- If you are content with your current placement, you do not need to take any placement exam in math. As a first pass, check out the flow chart below to help with the process. [click the image to magnify/shrink]
- If you are still reading, you are not entirely content with your current placement. We offer four calculus placement/credit exams described above, and three exams on post calculus material.
- There is often uncertainty about placements between courses at
boundaries: Math 1/3, 3/8, 8/MVC (MVC=Multivariable Calculus), and that is quite
natural. Let's make some general remarks.
- Math 1 versus Math 3: The
general rule is that if you have taken any calculus at all,
you should not enroll in Math 1, but if you are still uncertain,
you should do two things. The first is to review to syllabi
for these courses:
Sample Math 1 syllabus,
and
detailed Math 3 syllabus with video
review links.

Then after reviewing the syllabi, if you are still uncertain, you can take the Math 1 diagnostic test, one of the placement exams on Canvas. If you are comfortable with the material on the Math 1 exam, you should definitely place in Math 3. Please note that you may take each placement test only once, so you should not visit the Canvas page until you are ready to take the test. - Math 3 versus Math 8: Most
people in this situation have credit for Math 3 typically
via an AB placement exam, and have seen significant
material covered in the Math 8 syllabus from BC calculus,
but not acquired Math 8 credit. You are strongly
encouraged to look over
the detailed Math 8 syllabus with video review
links and decide whether — with review —
you could be adequately prepared to pass the Math 8
placement exam on Canvas. The exam will open in early
August and you have until early September to take it in
time for fall registration.

You have absolutely nothing to lose, a great deal to gain, and are safe no matter how things turn out. If you fail, you take Math 8 and you have already done some review — remember only half of Math 8 is BC calculus; the other half starts multivariable calculus.

And if you pass, you have three options which even includes taking Math 8 again anyway. See Variations on the core calculus sequence. Please note that you may take each placement test only once, so you should not visit the Canvas page until you are ready to take the test. - Math 8 versus MVC: If you are at this decision point, you have credit for Math 8 (by whatever means including local placement test), and you have many options. You can choose one of the Math 8/9/11 options detailed in Variations on the core calculus sequence, or if you have seen significant multivariable calculus (see detailed Math 13 syllabus with video review links), you should attempt the MVC placement exam. Please note that you may take each placement test only once, so you should not visit the Canvas page until you are ready to take the test.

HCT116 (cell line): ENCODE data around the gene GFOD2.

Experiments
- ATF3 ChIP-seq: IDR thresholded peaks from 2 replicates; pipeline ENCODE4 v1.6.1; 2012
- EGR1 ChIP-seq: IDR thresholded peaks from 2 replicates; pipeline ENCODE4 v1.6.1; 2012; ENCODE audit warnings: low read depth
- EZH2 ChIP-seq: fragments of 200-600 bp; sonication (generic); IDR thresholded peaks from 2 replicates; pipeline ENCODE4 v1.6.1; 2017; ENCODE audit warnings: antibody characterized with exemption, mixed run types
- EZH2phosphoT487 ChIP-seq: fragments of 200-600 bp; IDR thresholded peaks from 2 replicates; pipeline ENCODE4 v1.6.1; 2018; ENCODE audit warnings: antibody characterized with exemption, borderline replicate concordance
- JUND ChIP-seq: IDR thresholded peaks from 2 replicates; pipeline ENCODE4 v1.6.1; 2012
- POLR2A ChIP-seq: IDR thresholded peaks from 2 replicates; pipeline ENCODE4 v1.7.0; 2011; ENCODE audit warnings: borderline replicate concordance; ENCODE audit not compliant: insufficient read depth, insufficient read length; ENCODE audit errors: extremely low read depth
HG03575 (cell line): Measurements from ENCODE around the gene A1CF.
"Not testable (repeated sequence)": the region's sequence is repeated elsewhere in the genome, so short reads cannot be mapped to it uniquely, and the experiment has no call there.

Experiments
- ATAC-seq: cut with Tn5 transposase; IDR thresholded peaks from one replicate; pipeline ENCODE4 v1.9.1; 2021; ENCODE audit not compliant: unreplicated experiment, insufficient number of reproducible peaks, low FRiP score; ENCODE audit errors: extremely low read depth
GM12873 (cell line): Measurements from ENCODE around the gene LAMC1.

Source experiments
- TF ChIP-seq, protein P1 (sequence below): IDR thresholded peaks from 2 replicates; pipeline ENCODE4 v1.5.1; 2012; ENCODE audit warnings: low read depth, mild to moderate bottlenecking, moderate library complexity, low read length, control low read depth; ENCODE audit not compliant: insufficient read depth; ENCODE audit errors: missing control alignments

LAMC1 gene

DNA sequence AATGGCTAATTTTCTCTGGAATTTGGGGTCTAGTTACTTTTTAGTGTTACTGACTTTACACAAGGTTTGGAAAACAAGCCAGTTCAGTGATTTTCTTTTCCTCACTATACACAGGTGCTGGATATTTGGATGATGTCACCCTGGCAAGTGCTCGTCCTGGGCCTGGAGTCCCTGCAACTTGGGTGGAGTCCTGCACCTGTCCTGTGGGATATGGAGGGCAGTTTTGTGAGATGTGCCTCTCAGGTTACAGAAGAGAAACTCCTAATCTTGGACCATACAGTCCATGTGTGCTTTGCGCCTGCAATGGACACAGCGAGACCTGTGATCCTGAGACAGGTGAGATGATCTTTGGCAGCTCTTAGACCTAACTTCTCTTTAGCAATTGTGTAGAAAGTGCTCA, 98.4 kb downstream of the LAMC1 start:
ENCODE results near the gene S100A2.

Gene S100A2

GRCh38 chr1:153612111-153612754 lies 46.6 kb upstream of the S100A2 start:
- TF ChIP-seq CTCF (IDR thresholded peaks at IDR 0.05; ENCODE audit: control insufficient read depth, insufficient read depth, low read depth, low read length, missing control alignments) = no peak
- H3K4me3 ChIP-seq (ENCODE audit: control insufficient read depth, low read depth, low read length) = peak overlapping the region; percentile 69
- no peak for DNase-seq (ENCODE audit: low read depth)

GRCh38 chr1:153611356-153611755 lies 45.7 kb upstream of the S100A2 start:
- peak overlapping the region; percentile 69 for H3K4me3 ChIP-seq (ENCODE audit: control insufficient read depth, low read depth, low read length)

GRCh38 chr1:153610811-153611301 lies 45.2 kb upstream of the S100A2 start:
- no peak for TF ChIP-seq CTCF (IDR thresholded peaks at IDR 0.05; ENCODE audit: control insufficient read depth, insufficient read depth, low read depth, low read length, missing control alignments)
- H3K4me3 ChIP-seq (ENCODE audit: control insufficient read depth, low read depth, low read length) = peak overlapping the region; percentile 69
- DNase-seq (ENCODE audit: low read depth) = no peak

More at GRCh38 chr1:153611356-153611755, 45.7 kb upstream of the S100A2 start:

- Math 1 versus Math 3: The
general rule is that if you have taken any calculus at all,
you should not enroll in Math 1, but if you are still uncertain,
you should do two things. The first is to review to syllabi
for these courses:
Sample Math 1 syllabus,
and
detailed Math 3 syllabus with video
review links.

I have reported AP/IB/A-level credit information to the Registrar's office. Now what?

- Scores received from incoming students are processed by the Registrar throughout the summer and are not guaranteed to entered until early September. You can monitor what has been recorded by checking on BannerStudent, see above.
- On the other hand, you know your scores, and can check your expected placements, referring as needed to the course descriptions.
- If your expected placements are not exactly what you hoped for, revisit your options to take a local placement exam.

I did poorly on my AP exam. Do I have any options?

- You may always take one of our local placement tests to try to better your placement and credit. See the information block above.

I took calculus and/or statistics before coming to Dartmouth, but did not take any AP exams. Can I get credit?

- You can acquire prematriculation credit for math courses only by taking one of our local placement tests. See the information block above.
- In particular, even if you took a math course at another university, you cannot transfer that credit to Dartmouth. The Math Department does not accept transfer credits from students prior to matriculation. You must demonstrate your mastery of the material by taking a local placement test.

Do these placement credits count towards graduation?

- These credits will appear on your transcript (making outside institutions like medical schools happy), but do not count towards distributive requirements, nor do they reduce the number of courses required for graduation.
- They do serve to allow you to take any course for which these are prerequisite.

I took math courses beyond calculus like linear algebra, differential equations, or number theory. What can I do?

- We routinely give placement exams for linear algebra, differential equations, and elementary number theory; they are also on the Canvas web site.
- For those who have taken courses beyond these, please see Professor Shemanske and arrangements can be made for an assessment.
- For information (including syllabi) about all courses, see our course information web page.

Back to the Main Placement Info Page.